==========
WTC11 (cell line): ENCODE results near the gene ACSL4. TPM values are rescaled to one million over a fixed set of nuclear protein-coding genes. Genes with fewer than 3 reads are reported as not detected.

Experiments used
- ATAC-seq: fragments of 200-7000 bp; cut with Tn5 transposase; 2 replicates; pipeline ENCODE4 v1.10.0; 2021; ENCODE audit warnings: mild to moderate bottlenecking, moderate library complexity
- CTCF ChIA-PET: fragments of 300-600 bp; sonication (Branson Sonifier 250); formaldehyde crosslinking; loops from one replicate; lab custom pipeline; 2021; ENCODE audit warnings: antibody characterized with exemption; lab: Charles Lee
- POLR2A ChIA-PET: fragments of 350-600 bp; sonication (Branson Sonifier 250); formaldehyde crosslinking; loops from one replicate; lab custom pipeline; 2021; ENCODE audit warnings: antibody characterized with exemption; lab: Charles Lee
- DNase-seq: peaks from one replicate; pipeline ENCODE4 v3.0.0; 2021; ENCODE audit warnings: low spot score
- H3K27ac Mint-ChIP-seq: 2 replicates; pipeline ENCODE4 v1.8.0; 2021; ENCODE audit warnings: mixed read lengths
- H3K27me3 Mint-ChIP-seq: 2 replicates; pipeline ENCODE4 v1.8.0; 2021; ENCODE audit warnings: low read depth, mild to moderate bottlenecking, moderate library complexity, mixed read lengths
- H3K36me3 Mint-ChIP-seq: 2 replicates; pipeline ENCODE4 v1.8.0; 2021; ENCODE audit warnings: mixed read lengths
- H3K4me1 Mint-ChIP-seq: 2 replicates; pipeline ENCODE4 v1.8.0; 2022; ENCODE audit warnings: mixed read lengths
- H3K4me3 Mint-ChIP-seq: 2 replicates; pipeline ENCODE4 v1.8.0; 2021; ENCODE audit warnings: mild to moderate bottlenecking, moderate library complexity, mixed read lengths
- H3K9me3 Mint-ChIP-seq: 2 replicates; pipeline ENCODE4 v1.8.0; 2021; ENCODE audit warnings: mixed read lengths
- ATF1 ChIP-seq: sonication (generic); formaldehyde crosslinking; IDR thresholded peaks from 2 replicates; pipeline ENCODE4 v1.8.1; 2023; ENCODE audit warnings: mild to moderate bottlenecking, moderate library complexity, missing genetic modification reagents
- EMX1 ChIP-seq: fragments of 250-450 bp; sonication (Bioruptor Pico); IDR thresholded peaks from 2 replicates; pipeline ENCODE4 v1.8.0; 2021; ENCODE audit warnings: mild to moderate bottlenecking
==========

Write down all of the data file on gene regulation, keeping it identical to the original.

WTC11 (cell line): ENCODE results near the gene ACSL4. TPM values are rescaled to one million over a fixed set of nuclear protein-coding genes. Genes with fewer than 3 reads are reported as not detected.

Experiments used
- ATAC-seq: fragments of 200-7000 bp; cut with Tn5 transposase; 2 replicates; pipeline ENCODE4 v1.10.0; 2021; ENCODE audit warnings: mild to moderate bottlenecking, moderate library complexity
- CTCF ChIA-PET: fragments of 300-600 bp; sonication (Branson Sonifier 250); formaldehyde crosslinking; loops from one replicate; lab custom pipeline; 2021; ENCODE audit warnings: antibody characterized with exemption; lab: Charles Lee
- POLR2A ChIA-PET: fragments of 350-600 bp; sonication (Branson Sonifier 250); formaldehyde crosslinking; loops from one replicate; lab custom pipeline; 2021; ENCODE audit warnings: antibody characterized with exemption; lab: Charles Lee
- DNase-seq: peaks from one replicate; pipeline ENCODE4 v3.0.0; 2021; ENCODE audit warnings: low spot score
- H3K27ac Mint-ChIP-seq: 2 replicates; pipeline ENCODE4 v1.8.0; 2021; ENCODE audit warnings: mixed read lengths
- H3K27me3 Mint-ChIP-seq: 2 replicates; pipeline ENCODE4 v1.8.0; 2021; ENCODE audit warnings: low read depth, mild to moderate bottlenecking, moderate library complexity, mixed read lengths
- H3K36me3 Mint-ChIP-seq: 2 replicates; pipeline ENCODE4 v1.8.0; 2021; ENCODE audit warnings: mixed read lengths
- H3K4me1 Mint-ChIP-seq: 2 replicates; pipeline ENCODE4 v1.8.0; 2022; ENCODE audit warnings: mixed read lengths
- H3K4me3 Mint-ChIP-seq: 2 replicates; pipeline ENCODE4 v1.8.0; 2021; ENCODE audit warnings: mild to moderate bottlenecking, moderate library complexity, mixed read lengths
- H3K9me3 Mint-ChIP-seq: 2 replicates; pipeline ENCODE4 v1.8.0; 2021; ENCODE audit warnings: mixed read lengths
- ATF1 ChIP-seq: sonication (generic); formaldehyde crosslinking; IDR thresholded peaks from 2 replicates; pipeline ENCODE4 v1.8.1; 2023; ENCODE audit warnings: mild to moderate bottlenecking, moderate library complexity, missing genetic modification reagents
- EMX1 ChIP-seq: fragments of 250-450 bp; sonication (Bioruptor Pico); IDR thresholded peaks from 2 replicates; pipeline ENCODE4 v1.8.0; 2021; ENCODE audit warnings: mild to moderate bottlenecking